How to delete unused CSS?

We recently developed our website however when we check google page inside score is very low as it has a lot of Unused CSS files.
How can I delete it?

(URL removed by gandalf458 - not needed)

1 Like

I’m not sure what you mean by google page inside score but if it’s a new site it will take time to rank on Google.

The number of unused CSS files has no effect on how your site ranks in Google, but if you want to delete files you don’t want there is always the delete key.


I don’t understand… are you really asking how to delete a file? Can you explain further?

I think he means Google’s PageSpeed Insights.

1 Like

You can’t delete unused CSS very easily. The article below should explain what you need.


I know it does not affect ranking but it does affect page speed and make it lot more slower

Unused CSS files will not make a difference to your page speed, but unused selectors will. As @PaulOB says, identifying unused CSS is not easy but the article he linked to should help.

1 Like

Just follow the below steps. Hope it helps.

  1. Open Chrome DevTools.
  2. Open the command menu with: cmd + shift + p.
  3. Type in “Coverage” and click on the “Show Coverage” option.
  4. Select a CSS file from the Coverage tab which will open the file up in the Sources tab.

Welcome to the forums @bencwalkerbw93. If you read that article you will see why it is not as simple as that.

The article is very correct in everything it says.

Now; IF your CSS doesnt rely on states, and IF your CSS is for your single page and IF javascript doesn’t add/delete elements or classes, then perhaps the Coverage tool is helpful. (Those are generally three very large IF’s for any site.)

I’m not entirely convinced that the first and second if couldnt be accounted for by a site crawler; the third would be considerably more difficult to overcome.

1 Like

he just means there is a tonne of css in his css file which is useless and will be slowing down his site, ive got the same problem.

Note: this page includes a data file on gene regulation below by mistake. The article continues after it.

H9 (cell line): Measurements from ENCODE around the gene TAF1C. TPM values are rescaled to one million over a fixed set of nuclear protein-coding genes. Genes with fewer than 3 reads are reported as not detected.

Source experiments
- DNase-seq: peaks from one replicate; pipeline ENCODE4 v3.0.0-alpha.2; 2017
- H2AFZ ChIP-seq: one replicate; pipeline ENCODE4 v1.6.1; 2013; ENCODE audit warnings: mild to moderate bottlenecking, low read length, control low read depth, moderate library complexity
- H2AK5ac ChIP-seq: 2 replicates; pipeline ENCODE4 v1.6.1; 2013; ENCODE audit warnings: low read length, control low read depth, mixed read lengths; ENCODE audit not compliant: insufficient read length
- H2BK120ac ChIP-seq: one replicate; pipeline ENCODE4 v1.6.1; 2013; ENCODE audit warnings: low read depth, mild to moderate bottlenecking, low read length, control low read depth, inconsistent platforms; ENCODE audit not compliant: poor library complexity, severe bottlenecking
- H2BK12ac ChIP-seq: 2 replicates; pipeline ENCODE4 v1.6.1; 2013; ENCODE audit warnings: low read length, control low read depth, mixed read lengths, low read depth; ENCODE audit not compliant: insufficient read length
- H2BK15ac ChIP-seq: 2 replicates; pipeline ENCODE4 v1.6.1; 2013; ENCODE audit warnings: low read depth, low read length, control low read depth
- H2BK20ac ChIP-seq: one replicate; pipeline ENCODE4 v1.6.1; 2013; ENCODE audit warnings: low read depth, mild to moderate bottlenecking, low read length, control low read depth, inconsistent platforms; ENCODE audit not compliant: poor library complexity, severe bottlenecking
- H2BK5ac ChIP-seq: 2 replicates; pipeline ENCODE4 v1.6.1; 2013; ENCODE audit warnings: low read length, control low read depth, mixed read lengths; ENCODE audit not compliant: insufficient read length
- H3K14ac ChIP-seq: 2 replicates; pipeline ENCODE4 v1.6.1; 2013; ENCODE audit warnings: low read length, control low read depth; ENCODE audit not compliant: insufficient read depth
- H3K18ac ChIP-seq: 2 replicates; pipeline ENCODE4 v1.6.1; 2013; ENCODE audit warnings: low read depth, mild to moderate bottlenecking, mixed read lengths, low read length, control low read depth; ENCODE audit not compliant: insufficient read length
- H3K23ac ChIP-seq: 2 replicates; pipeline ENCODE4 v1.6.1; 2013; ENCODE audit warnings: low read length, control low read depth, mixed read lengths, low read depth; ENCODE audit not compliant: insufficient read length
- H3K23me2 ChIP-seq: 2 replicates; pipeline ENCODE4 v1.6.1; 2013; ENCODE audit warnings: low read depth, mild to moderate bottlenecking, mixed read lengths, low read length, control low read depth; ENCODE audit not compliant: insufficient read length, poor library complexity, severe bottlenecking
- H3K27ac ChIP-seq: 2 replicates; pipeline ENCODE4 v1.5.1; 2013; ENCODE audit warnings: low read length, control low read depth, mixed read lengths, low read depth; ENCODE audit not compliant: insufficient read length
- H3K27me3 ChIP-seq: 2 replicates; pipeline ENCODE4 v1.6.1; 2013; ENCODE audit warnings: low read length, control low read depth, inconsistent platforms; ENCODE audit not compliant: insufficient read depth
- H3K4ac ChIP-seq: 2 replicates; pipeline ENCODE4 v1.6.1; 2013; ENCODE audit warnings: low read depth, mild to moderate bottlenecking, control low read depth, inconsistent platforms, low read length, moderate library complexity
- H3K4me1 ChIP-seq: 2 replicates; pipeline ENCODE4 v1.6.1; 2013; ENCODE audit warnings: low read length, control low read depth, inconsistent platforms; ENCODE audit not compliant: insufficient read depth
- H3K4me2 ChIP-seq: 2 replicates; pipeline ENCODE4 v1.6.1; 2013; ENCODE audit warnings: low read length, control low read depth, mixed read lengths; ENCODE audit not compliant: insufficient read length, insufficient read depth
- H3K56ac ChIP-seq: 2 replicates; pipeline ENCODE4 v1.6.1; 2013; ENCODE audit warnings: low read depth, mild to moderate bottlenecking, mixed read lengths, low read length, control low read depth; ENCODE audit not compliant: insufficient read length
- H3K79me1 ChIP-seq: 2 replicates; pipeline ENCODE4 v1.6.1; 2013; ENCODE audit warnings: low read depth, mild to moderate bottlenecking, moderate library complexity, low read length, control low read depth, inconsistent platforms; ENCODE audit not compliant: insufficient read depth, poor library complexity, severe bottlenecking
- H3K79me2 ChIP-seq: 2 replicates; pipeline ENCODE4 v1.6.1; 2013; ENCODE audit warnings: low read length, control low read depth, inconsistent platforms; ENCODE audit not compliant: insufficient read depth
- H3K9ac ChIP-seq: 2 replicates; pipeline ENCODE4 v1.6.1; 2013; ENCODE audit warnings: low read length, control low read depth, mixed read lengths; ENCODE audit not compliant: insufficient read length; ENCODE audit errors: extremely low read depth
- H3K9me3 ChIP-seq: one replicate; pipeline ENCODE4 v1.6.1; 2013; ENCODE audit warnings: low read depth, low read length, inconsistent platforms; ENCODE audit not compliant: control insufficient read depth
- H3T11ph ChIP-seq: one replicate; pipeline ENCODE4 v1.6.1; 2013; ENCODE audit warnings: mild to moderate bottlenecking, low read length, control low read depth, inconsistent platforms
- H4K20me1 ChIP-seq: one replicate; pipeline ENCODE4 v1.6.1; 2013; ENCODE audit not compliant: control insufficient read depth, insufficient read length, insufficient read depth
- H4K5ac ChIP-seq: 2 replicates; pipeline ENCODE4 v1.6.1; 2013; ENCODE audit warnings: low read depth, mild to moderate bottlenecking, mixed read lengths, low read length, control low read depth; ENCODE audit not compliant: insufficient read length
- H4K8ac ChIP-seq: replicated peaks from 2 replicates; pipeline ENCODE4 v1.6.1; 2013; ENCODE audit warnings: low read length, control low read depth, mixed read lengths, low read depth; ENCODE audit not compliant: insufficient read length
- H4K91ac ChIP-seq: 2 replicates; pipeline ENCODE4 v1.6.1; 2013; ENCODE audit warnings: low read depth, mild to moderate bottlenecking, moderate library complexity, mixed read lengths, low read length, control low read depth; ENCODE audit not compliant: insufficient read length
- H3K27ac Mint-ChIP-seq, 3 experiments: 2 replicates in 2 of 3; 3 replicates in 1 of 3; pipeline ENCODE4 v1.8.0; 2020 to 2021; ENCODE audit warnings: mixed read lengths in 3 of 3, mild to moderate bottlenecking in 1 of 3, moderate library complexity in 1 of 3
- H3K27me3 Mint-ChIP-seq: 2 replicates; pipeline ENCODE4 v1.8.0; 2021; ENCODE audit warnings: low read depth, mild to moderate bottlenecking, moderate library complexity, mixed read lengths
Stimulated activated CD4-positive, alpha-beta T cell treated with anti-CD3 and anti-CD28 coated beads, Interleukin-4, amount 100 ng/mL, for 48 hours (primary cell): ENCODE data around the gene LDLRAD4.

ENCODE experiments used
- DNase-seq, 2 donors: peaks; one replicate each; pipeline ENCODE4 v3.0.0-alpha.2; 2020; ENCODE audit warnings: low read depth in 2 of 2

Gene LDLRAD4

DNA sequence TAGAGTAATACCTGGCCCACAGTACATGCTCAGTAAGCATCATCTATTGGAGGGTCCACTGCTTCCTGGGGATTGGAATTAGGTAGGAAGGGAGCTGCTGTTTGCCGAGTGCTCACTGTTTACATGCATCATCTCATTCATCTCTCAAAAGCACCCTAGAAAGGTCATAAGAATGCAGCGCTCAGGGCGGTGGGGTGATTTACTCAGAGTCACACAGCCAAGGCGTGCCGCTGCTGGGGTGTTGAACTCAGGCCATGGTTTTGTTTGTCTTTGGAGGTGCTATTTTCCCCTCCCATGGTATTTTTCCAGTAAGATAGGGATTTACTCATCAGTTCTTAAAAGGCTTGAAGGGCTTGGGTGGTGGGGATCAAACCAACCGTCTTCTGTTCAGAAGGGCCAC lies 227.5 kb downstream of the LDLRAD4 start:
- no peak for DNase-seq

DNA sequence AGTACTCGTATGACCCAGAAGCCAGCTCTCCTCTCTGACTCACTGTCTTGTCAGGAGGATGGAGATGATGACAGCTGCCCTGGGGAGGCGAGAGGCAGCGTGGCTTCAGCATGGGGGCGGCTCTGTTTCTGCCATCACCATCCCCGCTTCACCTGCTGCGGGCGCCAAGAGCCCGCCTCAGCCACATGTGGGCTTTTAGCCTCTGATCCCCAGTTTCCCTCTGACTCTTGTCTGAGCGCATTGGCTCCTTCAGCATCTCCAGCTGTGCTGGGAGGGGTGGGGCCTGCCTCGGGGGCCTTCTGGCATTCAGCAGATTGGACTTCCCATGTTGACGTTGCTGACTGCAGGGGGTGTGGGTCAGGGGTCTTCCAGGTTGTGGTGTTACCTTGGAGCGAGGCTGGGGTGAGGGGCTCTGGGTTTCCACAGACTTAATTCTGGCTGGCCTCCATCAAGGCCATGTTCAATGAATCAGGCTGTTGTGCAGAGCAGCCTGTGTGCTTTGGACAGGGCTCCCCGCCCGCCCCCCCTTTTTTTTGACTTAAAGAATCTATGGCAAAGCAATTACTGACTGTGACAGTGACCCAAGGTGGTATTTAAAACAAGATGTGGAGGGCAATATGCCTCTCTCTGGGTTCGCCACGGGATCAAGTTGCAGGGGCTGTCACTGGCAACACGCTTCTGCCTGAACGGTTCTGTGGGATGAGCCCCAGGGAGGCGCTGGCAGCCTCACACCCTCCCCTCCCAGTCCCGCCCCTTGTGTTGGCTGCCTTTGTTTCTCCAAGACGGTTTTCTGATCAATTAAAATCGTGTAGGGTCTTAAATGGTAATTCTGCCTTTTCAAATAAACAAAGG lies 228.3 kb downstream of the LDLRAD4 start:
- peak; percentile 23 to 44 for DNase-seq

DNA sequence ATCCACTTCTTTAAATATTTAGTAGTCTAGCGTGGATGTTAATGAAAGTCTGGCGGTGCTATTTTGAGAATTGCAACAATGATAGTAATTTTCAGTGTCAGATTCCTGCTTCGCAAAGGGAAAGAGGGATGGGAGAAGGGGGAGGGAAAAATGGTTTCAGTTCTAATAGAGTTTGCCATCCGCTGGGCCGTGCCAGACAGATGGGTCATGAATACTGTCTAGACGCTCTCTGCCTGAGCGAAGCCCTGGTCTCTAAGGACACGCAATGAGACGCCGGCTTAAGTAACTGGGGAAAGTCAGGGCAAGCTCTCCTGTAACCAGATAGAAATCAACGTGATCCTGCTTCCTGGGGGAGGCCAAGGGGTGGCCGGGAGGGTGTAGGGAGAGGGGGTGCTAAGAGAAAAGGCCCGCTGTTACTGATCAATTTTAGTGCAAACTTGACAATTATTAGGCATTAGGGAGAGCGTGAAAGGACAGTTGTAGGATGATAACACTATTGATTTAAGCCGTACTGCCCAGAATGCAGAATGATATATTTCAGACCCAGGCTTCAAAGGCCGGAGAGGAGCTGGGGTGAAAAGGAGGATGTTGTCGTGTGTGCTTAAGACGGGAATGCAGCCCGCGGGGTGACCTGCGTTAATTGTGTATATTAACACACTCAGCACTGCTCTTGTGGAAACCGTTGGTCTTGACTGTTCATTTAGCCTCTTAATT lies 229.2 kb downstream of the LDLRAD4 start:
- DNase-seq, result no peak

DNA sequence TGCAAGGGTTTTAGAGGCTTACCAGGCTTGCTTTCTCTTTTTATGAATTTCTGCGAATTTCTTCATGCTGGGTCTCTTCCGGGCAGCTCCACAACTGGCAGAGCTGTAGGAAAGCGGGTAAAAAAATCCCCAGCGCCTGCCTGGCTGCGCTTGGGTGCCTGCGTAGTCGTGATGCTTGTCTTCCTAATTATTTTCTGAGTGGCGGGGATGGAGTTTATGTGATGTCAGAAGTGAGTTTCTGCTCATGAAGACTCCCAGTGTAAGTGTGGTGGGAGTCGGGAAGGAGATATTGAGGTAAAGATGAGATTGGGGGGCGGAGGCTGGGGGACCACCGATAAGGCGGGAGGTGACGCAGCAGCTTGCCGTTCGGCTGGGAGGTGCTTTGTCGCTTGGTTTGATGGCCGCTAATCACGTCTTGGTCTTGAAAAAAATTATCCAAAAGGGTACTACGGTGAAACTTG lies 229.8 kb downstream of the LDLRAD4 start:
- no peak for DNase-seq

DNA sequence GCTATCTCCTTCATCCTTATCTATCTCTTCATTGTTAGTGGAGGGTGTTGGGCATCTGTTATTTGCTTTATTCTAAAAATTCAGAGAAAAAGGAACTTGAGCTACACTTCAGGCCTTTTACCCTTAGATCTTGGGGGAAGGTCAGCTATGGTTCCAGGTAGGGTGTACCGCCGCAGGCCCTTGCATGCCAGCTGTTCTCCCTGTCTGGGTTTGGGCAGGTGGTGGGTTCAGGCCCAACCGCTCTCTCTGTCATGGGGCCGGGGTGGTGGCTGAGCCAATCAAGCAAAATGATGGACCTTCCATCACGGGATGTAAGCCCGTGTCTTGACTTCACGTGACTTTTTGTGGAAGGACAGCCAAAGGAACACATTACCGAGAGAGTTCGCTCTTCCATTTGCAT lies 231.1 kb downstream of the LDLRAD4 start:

OK so I guess the real question is - how to identify unused css ?
The first step surely would be to identify why is it useless and if it is useless, why is it there in the first place?
Was it once useful but now not used by the page because the page design has changed?
Is it for older browsers that are no longer supported?
Is it CSS that is now deprecated or unsupported?
If as your original question states you have identified unused css files - why not delete the file?

Hi Kerry this might help… Some people ( i include myself ) are what i call half coders, we dont really know what we are doing but can download templates & build a site by stitching bits together. Ive tried many years ago to be a coder but my brain just cant do it… Any way back to the point us half coders dont know what is useless css particularity when we bought / downloaded the code from a site.

Me personally paid for my the code for my site & I’m now trying to speed it up, but as usual whilst the mantra is make you site faster identfing and taking out defunct / garbage code is a thorny path & intimidating for a half coder :wink:

Hi @Nightwing I don’t know what class I’m in - I guess ‘old coder’ I first started with machine code, then progressed to basic - before windows even! On my first PC the OS was BASIC (the language - not the level) the RAM was a phenomenal 8K and no hard disk - just a tape drive. I remember the first hard drive I dealt with which was 5mb and cost 5K GBP and was the size of a shoe box!

I do struggle with modern technologies having been out of the game for a LONG while. My approach is to take, for example, the CSS file - for example bootstrap.css and copy and paste sections into meaningful separate css files. For example in some projects I will have navbar.css, general.css, different css for different sections. Then I simply comment out parts I don’t think are needed and see if it breaks. If it doesn’t - I rename the file and delete the bits I think I don’t need. If it all goes wrong I can step back. A kind of retrospective culling. Takes a bit of time - but it is a structured approach and I end up with the minimum code I need. If I find out later I was wrong I can paste back in the part I deleted.